Saturday, September 29, 2007

Enemy of My Enemy is My Friend? Part II

While tackling the issue on certain situations, I would like to apply the concept Enemy of my Enemy is my Friend on the Lebanese level.

Lebanon by now has two dictated lines of “friends.” The first is embodied with 14th of March considering the following scenario: The Trio alliance of Future – Lebanese Forces/Phalange – the Progressive Socialist Party (feudal to my new readers). In any occasion the latter two parties were major antagonistic factors in opposing each other during the war, and spearheaded the Lebanese Front and the Lebanese National Movement during the civil war. Of course the coalition also has several minor actors as well which makes it even stronger. Hence three rivals shook hands together in an attempt to repel the returning ‘Syrian-Iranian’ axis. Afterwards, the PSP shook hands with a new friend, which is the United States, which previously also was an arch-enemy for the PSP during most of the years of the civil war. We should not forget the powerful non-party figures with 14th of March, such as Neyla Mou’awad and Ghassan Tuieni.

Hence the current final equation of the 14th of March would be: their own coalition, in addition Saudi Arabia, Egypt, Qatar, Jordan, Egypt, other gulf countries, United States, France, and others. This also include on the Palestinian level the support for Fatah, which enjoys currently US support and Israeli sympathy (proved again this week by releasing over 160 Fatah prisoners, and to be released, in an attempt to balance against Hamas).

Now we have the Opposition. The Opposition is composed mainly of 8th of March and the Free Patriotic Movement. The 8th of March is made of Hezbollah, powerful political figures (such as Michel el Murr, Sulieman Frangieh, yes I know he has a party but primarily it is a one man show figure, and Elias Skaiff), the Syrian Social Nationalist Party, AMAL, Tashnag, and others. The addition of the Free Patriotic Movement broke the trademark of 8th of March being tagged “Shiite” by the government, specially at the FPM’s earlier stages it dominated the majority of the Christian Street. The FPM has a lot of figureheads, but sadly everyone simply remains quoting Aoun. Aoun also dubbed Hezbollah as “terrorists” when he was in exile only to find himself in alliance with him for political interests. Hezbollah and AMAL intervened a lot on the SSNP and Lebanese Communist Party only to end up as allies. Several members of the SSNP used to accuse Aoun on public TV as a “traitor”, now they call him “the Perfect Presidential Candidate”.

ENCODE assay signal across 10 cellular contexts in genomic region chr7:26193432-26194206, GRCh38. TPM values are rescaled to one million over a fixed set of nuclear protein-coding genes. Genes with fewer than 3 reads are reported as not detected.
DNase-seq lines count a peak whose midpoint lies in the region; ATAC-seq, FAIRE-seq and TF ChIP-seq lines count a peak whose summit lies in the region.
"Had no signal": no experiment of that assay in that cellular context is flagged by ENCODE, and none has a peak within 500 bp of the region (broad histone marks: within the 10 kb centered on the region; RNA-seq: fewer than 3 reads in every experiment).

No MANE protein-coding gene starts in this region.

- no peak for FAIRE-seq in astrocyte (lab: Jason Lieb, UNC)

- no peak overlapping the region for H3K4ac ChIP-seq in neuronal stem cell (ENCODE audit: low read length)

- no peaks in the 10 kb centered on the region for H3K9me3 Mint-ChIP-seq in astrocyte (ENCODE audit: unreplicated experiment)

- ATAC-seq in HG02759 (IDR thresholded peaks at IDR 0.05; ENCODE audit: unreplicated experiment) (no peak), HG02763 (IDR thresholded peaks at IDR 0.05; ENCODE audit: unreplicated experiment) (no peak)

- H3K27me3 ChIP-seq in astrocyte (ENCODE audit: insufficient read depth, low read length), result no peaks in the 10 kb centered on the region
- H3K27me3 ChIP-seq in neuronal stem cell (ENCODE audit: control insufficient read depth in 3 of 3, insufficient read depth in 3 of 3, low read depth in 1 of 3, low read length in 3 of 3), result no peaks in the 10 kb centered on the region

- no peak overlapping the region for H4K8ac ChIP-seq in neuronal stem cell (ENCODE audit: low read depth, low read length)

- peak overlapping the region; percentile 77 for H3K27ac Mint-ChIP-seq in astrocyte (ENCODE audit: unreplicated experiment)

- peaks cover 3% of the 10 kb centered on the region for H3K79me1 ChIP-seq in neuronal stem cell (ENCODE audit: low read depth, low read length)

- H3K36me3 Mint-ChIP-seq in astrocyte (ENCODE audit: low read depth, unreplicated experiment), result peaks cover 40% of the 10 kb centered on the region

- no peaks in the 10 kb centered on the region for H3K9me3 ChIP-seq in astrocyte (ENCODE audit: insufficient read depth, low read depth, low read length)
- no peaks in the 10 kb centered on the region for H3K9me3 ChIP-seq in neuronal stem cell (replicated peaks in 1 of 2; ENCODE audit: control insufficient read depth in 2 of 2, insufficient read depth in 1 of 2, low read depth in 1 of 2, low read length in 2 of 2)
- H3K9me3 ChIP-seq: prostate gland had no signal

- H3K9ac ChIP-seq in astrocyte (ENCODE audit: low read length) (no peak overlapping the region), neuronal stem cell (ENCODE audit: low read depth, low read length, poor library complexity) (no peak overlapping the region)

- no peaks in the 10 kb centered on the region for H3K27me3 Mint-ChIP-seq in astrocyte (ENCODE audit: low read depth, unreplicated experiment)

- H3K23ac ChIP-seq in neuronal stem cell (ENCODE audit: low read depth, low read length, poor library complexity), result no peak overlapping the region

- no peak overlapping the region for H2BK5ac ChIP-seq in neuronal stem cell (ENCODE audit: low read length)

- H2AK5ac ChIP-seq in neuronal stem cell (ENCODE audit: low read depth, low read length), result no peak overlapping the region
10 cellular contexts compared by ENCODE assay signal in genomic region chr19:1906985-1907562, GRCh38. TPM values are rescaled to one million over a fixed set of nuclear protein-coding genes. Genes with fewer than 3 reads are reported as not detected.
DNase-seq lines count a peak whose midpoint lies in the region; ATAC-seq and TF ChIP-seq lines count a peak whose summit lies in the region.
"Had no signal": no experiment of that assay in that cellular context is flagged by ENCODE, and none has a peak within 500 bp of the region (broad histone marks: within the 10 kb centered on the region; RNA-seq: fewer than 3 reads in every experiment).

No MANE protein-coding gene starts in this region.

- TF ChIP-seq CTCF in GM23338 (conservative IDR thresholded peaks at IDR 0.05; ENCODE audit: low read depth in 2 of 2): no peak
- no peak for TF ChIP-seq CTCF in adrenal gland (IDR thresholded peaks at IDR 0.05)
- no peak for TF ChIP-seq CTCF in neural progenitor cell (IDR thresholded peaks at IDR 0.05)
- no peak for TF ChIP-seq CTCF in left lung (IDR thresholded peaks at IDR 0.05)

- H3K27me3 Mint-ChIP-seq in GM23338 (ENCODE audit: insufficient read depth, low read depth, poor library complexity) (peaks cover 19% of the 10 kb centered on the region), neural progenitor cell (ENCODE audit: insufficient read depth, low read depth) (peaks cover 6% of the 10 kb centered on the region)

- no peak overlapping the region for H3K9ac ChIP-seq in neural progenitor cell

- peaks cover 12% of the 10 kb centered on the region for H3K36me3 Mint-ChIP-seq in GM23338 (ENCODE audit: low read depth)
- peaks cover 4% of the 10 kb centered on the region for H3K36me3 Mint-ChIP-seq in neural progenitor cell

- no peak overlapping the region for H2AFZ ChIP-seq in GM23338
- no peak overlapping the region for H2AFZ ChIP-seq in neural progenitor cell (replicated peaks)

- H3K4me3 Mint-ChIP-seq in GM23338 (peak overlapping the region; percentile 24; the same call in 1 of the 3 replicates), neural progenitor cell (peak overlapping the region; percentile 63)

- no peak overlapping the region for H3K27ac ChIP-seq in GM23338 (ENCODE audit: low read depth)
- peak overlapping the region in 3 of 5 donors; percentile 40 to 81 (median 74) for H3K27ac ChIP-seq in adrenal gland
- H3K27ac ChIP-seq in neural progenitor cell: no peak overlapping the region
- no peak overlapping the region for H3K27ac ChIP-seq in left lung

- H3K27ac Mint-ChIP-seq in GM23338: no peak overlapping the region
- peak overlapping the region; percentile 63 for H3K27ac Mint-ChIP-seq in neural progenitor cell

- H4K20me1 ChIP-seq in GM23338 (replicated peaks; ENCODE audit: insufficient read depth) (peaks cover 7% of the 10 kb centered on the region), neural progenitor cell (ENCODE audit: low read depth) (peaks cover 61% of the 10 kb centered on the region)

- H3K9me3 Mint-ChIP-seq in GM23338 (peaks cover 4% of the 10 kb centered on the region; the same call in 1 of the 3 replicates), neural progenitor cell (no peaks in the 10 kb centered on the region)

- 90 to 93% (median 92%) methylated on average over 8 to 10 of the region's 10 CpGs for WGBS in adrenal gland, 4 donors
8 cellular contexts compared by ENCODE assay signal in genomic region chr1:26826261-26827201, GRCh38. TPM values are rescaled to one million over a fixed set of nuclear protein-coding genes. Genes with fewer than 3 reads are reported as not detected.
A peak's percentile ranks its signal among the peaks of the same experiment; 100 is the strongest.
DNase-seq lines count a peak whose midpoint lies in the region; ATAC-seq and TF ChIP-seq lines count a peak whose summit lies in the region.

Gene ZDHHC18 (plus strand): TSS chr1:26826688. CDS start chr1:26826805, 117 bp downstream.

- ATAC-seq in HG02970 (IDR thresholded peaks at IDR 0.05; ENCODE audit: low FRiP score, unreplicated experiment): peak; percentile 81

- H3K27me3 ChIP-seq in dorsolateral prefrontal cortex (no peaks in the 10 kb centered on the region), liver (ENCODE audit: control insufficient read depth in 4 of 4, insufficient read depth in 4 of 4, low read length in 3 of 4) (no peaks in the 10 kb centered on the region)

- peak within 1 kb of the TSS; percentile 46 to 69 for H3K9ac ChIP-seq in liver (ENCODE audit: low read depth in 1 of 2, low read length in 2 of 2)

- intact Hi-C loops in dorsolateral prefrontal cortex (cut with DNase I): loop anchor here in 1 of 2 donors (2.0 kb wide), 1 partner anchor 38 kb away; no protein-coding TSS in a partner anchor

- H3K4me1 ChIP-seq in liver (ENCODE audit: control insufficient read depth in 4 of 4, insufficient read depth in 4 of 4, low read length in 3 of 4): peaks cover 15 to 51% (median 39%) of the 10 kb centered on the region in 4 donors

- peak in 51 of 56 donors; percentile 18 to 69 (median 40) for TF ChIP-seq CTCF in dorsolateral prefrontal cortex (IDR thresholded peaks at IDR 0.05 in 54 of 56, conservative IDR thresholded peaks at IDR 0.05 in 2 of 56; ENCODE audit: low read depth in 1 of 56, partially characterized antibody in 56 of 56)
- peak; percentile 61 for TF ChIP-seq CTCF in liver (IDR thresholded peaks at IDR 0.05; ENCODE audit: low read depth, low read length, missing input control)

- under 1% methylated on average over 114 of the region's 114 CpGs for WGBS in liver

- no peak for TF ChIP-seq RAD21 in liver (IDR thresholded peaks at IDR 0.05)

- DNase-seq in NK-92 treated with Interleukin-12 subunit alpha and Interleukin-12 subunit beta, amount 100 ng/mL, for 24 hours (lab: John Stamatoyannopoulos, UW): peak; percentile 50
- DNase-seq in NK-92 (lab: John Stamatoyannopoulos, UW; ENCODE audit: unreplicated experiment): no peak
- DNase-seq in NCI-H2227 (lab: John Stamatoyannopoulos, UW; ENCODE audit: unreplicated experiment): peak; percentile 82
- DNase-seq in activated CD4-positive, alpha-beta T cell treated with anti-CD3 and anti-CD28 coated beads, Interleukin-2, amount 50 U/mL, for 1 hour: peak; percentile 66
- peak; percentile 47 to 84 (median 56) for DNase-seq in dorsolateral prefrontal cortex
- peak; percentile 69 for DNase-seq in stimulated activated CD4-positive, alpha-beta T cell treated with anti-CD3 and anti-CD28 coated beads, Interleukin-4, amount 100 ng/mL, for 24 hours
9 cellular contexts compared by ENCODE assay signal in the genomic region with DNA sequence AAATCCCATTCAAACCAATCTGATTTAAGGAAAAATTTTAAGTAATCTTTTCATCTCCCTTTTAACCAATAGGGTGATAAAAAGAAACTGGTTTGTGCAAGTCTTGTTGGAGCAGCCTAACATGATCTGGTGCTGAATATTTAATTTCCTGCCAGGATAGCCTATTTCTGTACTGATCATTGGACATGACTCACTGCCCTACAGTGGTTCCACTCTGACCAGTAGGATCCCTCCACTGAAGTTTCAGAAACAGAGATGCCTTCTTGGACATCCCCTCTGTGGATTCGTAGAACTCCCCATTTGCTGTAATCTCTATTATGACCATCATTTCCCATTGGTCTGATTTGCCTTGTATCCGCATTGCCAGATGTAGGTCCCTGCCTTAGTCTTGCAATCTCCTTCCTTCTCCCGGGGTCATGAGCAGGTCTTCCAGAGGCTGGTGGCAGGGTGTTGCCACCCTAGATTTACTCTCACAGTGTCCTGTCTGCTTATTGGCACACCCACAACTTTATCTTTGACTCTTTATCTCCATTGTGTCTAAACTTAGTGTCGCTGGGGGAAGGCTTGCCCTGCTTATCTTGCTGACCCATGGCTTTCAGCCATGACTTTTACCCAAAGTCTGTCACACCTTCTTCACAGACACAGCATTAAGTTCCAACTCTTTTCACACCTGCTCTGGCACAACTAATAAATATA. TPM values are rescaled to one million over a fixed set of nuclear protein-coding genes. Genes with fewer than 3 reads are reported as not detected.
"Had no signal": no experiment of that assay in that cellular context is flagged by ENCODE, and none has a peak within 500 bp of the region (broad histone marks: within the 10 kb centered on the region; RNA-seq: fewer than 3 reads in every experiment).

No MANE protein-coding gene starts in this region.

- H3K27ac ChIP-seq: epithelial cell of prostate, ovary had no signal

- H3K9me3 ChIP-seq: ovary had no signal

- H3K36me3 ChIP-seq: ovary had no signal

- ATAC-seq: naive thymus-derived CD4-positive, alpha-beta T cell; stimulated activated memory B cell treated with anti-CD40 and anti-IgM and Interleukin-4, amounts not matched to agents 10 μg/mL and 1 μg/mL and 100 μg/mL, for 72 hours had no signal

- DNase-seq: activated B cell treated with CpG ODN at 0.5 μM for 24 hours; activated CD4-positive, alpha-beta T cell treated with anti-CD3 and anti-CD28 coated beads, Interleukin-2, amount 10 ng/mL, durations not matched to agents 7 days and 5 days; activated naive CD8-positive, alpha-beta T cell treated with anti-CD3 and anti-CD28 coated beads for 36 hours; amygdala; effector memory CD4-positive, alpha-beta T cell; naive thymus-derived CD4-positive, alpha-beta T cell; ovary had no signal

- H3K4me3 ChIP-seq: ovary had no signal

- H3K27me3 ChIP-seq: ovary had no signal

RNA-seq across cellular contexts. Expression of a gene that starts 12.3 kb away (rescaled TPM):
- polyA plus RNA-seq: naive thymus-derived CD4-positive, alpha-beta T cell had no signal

With the Opposition come their alliances: Iran and Syria. With those alliances of course comes the support for George Galloway and Hugo Chavez, as opponents to US Imperialism. Third, they support Hamas, as a Hezbollah replica for resistance and political survivors. Fourth, support to (and vice versa) from anti-US imperialism. This increased in dimension when the July war broke out and Hezbollah were tagged as “National Liberation Army”, “New Zapatistas” (although that surprises me drastically as they differ in their platforms), “anti-US Imperialism”, and last “Anecdote to Zionist Aggression.” Fifth, they enjoy support (again via Hassan Nasrallah) the support of a lot of masses subject under Arab dictatorships such as Egypt. The Palestinian Jordanians in specific had a controversy among each other after Saddam was “executed”, they wept because Saddam always expressed solidarity to the Palestinians, but Hezbollah were celebrating in Dahhieh when Saddam died. Solidarity to Hezbollah dispersed. In most cases, the driving force is Hezbollah and the Free Patriotic Movement.